Argetina's foreign minister answers possible nomination for United Nations secretary-general as screening begins
Apr 21, 2016 02:58 AM EDT
The United Nations has begun informal briefings to screen prospective successors of South Korea's Ban Ki Moon as the next Secretary-General of the United Nations. As the position remains in debate, Argentina's Foreign Minister Susann Malcorra addressed rumors that President Mauricio Macri will nominate her.
Malcorra stated the Latin America is also considering the issue of the next UN leadership since there are "many candidates in the mix," The Washington Post reported.
"I'm sure there will be a point where Latin America will come together and most likely have a view on this, and we shall see," Malcorra said, who did not clarify whether President Macri has indeed sponsored her for the position or not.
When asked if she would accept the nomination, Malcorra said, "I love this organization. I deeply believe that this organization is more needed today than ever before."
Before serving as Argentina's foreign minister, Malcorra was a former UN undersecretary-general and chief of staff to current Secretary-General Ban Ki Moon.
As per the United Nations, there are currently 9 nominees for the UN top post, all of which has faced some 800 questions from UN delegates and the public as to how they would "lead the world body" if selected.
"My impression is - of course my experience is short - but during the months I've been here, we never had that frank and substantial discussion about the future of the United Nations as the one we got during these informal dialogues," UN General Assembly President Mogens Lykketoft said about the dialogue with the candidates.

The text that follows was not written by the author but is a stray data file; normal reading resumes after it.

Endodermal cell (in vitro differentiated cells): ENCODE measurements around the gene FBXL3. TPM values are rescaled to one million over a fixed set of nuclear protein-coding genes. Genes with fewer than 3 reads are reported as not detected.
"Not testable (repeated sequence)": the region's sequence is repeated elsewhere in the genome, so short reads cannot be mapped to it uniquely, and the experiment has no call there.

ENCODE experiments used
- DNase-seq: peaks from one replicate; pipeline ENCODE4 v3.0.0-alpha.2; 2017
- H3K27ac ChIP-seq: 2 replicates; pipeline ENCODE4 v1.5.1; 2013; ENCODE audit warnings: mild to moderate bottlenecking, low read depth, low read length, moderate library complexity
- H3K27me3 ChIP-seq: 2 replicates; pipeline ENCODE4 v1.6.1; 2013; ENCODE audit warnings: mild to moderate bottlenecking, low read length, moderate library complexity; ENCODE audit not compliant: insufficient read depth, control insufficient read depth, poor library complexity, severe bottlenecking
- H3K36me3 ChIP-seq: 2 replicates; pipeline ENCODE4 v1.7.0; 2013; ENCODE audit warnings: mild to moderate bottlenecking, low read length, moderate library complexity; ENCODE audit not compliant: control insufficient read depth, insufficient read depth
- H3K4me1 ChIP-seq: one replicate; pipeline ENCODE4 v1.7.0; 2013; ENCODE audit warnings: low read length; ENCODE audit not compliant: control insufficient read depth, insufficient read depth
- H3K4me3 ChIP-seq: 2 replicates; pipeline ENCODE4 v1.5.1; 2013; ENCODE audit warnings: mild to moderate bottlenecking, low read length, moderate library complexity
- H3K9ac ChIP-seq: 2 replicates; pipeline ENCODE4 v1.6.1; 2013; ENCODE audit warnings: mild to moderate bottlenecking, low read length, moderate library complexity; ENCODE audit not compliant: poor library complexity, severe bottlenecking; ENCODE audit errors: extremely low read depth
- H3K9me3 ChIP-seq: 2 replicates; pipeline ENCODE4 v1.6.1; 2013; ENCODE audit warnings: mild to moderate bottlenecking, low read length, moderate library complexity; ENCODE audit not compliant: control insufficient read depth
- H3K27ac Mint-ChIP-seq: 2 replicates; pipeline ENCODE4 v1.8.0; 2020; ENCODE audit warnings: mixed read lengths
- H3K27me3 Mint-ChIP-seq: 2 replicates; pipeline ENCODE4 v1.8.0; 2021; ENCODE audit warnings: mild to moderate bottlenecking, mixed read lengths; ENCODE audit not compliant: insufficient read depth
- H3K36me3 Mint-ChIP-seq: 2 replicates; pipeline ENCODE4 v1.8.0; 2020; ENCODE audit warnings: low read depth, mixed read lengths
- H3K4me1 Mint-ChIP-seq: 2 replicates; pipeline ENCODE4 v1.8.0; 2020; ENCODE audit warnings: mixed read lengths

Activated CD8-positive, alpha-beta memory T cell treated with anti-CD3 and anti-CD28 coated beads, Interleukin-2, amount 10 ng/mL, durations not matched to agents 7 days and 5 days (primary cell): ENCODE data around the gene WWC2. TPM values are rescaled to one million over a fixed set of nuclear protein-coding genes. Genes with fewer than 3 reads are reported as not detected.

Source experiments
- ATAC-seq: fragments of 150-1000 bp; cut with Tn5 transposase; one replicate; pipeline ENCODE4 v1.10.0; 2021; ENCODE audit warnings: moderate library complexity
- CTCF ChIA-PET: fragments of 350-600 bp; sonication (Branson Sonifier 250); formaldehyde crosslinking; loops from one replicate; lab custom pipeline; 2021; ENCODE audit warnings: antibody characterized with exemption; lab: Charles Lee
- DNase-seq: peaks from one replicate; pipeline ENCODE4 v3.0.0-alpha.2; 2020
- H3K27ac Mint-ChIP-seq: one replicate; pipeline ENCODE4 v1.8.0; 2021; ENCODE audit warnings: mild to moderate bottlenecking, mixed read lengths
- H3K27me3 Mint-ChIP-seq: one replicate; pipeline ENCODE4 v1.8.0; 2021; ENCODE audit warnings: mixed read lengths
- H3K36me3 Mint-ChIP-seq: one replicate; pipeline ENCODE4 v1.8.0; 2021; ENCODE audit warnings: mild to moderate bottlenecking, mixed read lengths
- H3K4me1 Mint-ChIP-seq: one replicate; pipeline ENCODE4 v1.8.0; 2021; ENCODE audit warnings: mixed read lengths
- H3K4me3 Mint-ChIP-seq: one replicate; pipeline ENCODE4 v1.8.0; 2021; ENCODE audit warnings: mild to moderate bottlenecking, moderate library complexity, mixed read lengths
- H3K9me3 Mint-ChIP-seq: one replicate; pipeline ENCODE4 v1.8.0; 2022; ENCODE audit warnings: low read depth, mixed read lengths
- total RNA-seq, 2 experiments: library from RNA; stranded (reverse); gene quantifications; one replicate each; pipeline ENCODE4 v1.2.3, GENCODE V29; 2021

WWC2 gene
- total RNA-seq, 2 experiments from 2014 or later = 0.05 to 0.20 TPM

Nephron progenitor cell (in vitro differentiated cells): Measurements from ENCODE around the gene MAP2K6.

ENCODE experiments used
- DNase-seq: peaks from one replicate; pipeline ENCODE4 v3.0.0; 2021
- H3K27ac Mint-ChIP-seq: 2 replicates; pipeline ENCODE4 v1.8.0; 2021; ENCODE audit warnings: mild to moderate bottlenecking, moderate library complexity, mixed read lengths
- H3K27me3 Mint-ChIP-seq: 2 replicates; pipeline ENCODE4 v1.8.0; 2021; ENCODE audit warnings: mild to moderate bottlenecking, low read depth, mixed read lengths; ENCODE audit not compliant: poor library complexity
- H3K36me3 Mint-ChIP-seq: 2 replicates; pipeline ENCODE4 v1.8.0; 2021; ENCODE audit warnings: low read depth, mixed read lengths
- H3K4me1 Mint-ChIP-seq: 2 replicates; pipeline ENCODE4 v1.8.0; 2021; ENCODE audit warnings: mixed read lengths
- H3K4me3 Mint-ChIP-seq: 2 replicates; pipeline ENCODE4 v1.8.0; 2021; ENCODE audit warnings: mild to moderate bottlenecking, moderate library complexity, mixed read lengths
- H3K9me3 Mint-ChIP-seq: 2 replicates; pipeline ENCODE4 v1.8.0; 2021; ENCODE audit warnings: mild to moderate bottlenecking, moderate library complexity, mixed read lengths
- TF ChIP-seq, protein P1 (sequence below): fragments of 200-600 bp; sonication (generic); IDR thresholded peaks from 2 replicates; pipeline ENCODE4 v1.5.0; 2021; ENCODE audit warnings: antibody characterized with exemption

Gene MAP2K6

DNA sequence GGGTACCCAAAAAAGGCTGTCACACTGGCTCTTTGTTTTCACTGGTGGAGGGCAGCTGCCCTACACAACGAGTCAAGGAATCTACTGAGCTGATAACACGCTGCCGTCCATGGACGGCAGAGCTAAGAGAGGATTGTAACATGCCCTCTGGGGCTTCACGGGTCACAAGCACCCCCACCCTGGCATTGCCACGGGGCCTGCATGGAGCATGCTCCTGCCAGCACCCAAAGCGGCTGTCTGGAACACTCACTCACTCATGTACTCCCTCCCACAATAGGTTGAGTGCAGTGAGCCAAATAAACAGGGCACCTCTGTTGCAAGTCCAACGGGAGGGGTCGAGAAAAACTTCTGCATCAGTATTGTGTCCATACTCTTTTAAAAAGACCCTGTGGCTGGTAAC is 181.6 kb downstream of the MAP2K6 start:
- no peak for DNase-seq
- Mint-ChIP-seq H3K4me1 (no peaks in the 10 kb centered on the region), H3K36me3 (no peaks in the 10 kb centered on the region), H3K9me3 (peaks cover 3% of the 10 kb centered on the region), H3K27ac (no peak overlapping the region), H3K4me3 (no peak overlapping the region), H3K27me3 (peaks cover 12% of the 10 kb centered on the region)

Lykketoft said the candidates presented their "vision statements" and also identified the pressing flaws of the Uinted Nations. They were also able to present a blueprint of how they plan "to do things ever better."
As a new standard of transparency, each candidate was given a two-hour televised and webcast timeslot to present themselves and their platforms.
The candidates that appeared before the General Assembly include Igot Luksic (Montenegro), Irina Bokova (Bulgaria), Antonio Guterres (Slovenia), Danillo Turk (Slovenia), Vesna Pusic (Croatia), Natalia Gherman (Moldova), Vuk Jeremic (Serbia), Helen Clark (New Zealand) and Srgjan Kerim (Yugoslavia).
The 15-member Security Council will vote on who to recommend for UN's top post, and the 193-member General Assembly will then vote to accept the nominee or not.
According to Voice of America, the Security Council will begin discussions on their recommendation in July. A new secretary-general may be declared as late as November, just a month before incumbent Secretary-General Ban Ki Moon ends his 10-year term in Dec. 31.
Traditionally, the secretary-general seat is rotated among regions, but there are some key points that could influence how the votes turn out. East European nations, which includes Security Council member Russia, contend that they have never had a security-general and that it's their turn. There's also mounting pressure to elect the United Nations' first female secretary-general.